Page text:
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Didi’s Manners & Etiquette: Gender-Neutral Bathrooms + Friendship

Wednesday, April 27, 2016

 

Who's to predict the future of gender-neutral restrooms? How teens can be a best friend to their friend in trouble, were questions to Didi Lorillard this week at Didi's Manners.

Restrooms for everyone

Q.  As a department store, we've been advised to neutralize our restrooms for costumers and staff in 2016. However, it seems that people are afraid of gender-neutral bathrooms and we're experiencing resistance. My question is two-fold: how to designate how transgender people will access the restrooms? By the person's biological gender that defines them in terms of chromosomes and sex at birth or let them go where they feel the most comfortable? And secondly, would we be setting up situations that could create sexual violence? For instance, what if a predatory man follows a young girl into the restroom, which traditionally has been a safe haven for women?  Name withheld

A.  There are no statistics that I know of that indicate that public restrooms are any more sexually dangerous than any other public spaces, such as locker rooms, parking garages, alleys between buildings, and staircases inside public buildings. It's true that restrooms in subways, bus stations, and parks can be risky. Renovating your restrooms into multi-stall bathrooms, with high dividers, and simply labeled "Restroom" could well be your best solution. Especially when there is the option of a single-stall bathroom designated as gender-neutral -- the sign on the door would say "Single Stall" -- which should be easily accessed.

This more private "Single Stall" would include (besides a toilet) a changing station for babies, a chair/bench for a mother to sit while breast feeding or pumping her milk and handrails for those in a wheelchair. Public restrooms may be the only everyday social institution remaining (aside from single-sex private clubs and schools), which aren't public spaces where genders are forced to separate. It may well be the last war on gender itself. For well over a hundred years public restrooms have reflected our sexual politics. First making it normal for a woman to be out in public going to school and working (while still needing her privacy when she relieves herself), and now that we are progressing toward assimilation it is no longer a big deal to share a restroom. Federal, state and municipal codes are slowly changing. If you've been advised to go with the times, why not try truly public Restrooms that include a Single-Stall bathroom accessible to transgenders, folks in wheelchairs, and parents or caregivers.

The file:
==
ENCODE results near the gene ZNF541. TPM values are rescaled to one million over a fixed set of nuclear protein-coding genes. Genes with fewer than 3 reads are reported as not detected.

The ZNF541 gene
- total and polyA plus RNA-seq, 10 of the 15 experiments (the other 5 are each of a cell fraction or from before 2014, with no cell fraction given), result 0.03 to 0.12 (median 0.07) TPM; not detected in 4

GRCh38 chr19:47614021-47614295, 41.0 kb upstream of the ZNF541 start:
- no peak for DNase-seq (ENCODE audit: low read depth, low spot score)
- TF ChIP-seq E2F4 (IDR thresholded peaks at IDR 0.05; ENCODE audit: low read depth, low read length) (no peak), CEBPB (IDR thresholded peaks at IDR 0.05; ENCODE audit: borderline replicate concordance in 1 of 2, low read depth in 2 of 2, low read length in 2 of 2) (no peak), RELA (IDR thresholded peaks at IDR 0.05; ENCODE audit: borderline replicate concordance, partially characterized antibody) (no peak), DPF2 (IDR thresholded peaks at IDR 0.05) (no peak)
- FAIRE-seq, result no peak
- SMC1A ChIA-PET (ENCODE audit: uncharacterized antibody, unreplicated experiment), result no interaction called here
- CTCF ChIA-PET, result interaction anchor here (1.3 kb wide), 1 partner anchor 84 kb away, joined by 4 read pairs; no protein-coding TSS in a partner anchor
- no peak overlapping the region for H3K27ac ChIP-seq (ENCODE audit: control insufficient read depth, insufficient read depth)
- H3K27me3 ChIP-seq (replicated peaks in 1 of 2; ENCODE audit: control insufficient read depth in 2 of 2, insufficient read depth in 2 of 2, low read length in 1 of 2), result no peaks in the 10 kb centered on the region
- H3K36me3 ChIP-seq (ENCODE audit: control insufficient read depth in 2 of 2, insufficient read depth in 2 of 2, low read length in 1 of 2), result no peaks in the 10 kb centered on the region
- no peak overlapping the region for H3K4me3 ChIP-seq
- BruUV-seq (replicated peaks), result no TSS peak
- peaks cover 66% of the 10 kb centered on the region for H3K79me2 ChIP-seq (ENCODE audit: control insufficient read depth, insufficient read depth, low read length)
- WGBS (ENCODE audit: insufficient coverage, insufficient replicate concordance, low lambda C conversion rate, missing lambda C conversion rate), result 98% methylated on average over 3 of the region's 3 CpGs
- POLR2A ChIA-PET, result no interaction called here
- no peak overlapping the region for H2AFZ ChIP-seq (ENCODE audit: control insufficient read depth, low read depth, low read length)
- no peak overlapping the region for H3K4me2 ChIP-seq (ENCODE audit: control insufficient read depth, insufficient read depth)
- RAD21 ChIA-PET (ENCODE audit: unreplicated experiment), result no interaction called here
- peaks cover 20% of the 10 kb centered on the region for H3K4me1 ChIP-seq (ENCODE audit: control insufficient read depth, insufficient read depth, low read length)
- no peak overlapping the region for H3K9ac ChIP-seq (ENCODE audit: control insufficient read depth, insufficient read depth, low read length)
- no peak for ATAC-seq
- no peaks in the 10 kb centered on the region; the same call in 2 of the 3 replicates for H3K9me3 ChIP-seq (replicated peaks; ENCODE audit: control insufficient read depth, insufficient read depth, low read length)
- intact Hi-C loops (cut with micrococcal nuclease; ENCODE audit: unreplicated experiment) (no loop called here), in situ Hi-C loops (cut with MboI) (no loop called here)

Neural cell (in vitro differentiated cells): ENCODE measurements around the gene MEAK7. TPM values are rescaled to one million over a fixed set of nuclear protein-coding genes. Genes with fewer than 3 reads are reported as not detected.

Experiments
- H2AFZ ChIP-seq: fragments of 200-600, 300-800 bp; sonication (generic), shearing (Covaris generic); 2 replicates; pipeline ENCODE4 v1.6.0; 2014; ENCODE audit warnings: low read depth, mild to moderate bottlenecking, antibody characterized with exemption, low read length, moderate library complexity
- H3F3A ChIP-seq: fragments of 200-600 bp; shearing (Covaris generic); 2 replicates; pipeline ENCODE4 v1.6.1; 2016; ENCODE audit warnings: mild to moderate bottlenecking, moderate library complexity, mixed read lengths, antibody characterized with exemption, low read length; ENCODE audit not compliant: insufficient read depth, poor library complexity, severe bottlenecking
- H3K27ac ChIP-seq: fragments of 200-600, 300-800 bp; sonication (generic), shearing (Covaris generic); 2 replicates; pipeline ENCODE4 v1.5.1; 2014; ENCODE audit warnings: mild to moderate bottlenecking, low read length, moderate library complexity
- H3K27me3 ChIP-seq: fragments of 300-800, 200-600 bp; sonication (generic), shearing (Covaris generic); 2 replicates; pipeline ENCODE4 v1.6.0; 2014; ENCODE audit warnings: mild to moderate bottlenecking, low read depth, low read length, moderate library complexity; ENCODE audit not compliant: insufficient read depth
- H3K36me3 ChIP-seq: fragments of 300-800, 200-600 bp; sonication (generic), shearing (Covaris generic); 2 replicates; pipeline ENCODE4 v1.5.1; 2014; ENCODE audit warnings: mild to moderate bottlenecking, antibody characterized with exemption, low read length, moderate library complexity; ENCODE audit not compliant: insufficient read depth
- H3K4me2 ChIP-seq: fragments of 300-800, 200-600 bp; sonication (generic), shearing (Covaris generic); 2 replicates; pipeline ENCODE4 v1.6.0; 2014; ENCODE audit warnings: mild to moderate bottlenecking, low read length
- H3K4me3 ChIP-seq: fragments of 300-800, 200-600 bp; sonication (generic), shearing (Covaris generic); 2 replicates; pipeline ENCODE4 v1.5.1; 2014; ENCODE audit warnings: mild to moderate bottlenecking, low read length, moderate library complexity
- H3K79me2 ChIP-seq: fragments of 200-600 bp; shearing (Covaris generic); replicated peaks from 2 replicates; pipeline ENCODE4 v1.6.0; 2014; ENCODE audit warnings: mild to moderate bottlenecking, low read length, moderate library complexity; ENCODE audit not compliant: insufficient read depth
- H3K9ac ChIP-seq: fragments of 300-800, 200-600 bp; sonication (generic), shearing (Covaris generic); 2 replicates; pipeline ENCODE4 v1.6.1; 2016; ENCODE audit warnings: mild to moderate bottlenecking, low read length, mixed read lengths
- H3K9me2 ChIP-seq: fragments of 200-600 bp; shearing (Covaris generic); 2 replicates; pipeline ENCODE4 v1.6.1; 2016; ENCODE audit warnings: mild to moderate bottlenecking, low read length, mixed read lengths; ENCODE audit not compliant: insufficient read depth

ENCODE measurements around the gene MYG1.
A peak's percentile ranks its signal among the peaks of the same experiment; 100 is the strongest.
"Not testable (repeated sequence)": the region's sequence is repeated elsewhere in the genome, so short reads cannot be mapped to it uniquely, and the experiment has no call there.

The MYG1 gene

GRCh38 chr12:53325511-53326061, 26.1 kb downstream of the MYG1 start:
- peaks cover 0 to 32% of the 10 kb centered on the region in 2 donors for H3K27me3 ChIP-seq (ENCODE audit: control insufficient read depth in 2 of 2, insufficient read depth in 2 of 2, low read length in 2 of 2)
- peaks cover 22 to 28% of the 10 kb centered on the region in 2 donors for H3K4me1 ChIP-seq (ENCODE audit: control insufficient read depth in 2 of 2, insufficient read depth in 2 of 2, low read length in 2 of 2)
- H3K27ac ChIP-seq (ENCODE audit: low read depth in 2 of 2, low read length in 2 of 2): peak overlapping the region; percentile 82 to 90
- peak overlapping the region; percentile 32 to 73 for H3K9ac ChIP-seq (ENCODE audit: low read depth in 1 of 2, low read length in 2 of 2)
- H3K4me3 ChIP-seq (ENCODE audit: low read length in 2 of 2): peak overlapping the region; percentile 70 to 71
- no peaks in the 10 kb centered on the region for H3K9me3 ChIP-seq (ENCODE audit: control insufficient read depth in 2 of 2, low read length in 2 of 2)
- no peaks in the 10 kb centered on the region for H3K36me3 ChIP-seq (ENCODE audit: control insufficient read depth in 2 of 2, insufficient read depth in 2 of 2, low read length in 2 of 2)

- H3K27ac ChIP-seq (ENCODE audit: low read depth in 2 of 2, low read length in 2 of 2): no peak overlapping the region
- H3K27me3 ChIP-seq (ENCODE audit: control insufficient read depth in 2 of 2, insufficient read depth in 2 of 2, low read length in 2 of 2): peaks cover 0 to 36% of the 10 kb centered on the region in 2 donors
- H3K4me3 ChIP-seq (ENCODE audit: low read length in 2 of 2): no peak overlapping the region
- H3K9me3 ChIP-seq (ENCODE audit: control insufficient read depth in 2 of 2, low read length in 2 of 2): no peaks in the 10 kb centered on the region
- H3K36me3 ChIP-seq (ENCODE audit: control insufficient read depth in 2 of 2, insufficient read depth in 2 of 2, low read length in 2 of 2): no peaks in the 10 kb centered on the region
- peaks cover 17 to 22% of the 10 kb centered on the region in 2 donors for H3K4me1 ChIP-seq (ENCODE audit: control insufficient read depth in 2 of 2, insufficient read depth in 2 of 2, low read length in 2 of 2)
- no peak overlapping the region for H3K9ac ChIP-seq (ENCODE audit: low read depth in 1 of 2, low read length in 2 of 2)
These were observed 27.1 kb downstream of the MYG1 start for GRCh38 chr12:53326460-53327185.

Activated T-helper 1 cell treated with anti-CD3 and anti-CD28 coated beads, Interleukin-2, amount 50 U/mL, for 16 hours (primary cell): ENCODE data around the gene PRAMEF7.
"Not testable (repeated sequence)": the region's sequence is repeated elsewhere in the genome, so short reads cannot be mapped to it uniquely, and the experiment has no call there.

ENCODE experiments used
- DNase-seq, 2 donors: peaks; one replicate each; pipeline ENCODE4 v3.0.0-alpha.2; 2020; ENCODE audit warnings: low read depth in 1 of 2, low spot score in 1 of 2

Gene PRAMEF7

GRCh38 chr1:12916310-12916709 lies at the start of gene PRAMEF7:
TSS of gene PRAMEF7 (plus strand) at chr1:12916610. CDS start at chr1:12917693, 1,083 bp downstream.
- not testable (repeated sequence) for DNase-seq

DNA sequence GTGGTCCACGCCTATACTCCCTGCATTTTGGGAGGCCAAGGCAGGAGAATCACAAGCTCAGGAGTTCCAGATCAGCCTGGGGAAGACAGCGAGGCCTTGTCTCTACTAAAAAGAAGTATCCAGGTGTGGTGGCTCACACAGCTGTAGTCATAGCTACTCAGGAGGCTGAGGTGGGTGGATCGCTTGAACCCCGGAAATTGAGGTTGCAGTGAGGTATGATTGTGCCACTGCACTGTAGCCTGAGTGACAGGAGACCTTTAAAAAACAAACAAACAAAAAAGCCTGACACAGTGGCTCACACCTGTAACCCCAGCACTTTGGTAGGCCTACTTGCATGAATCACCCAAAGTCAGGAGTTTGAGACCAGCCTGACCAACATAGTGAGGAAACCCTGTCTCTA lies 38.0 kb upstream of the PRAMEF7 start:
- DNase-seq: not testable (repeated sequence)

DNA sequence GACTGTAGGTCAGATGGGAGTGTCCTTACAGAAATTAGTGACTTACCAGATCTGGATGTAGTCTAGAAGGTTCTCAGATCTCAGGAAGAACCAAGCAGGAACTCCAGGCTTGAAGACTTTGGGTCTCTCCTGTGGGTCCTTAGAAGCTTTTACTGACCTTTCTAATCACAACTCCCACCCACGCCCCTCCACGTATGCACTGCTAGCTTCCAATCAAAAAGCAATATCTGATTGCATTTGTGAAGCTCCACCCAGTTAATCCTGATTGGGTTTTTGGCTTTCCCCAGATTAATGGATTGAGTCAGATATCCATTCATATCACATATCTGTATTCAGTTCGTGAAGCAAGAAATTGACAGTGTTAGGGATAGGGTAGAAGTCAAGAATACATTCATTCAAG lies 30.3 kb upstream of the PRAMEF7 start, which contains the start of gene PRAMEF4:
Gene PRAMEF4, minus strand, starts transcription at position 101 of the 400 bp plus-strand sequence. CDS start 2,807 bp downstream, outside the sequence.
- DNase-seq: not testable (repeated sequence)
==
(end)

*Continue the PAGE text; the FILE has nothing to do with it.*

How to be a better friend

Q.  My friend has a lot of troubles. I want to help her, but I'm a teen myself with stuff going on in my life, too. How can I be a better friend to my best friend?  AK, Cranston, RI

A.  You aren't your friend's therapist. You are not responsible for her bad luck, her bad days, and the troubles that have surrounded her. Her problems are not yours. You can, however, be her friend by continuing to listen to her. Really listening means not only hearing her words but watching her body language, and also capturing the tone of her voice. Does she sound as though she feels like crying? Ask her if she cries a lot. Is she experiencing a huge disappointment that she wants to talk about, such as her parents' divorce or the death of a classmate. It is altogether possible that she needs a confidante, someone to confide in about her fears and anxieties.

If you feel that your friend is having dark thoughts and is depressed, and may be hurting herself, isn't eating, or is talking about killing herself, you need to immediately tell someone like your mother whom you can trust. A school councilor, teacher or coach would also be ideal, although you would have to bring your friend along so that the adult can access the situation for herself. You need to understand that depression is a sickness. Ask about how she is feeling just the way you would ask about her sore throat, if she has a bad cold.

Let your friend know that you are willing to talk about sad things as well as happy ones, in order to give her permission to express how she is really feeling. Most importantly, ASAP talk to an adult whom you know will follow through in assisting your friend in finding the professional help she needs.

Didi Lorillard researches etiquette at Didi's Manners.

 

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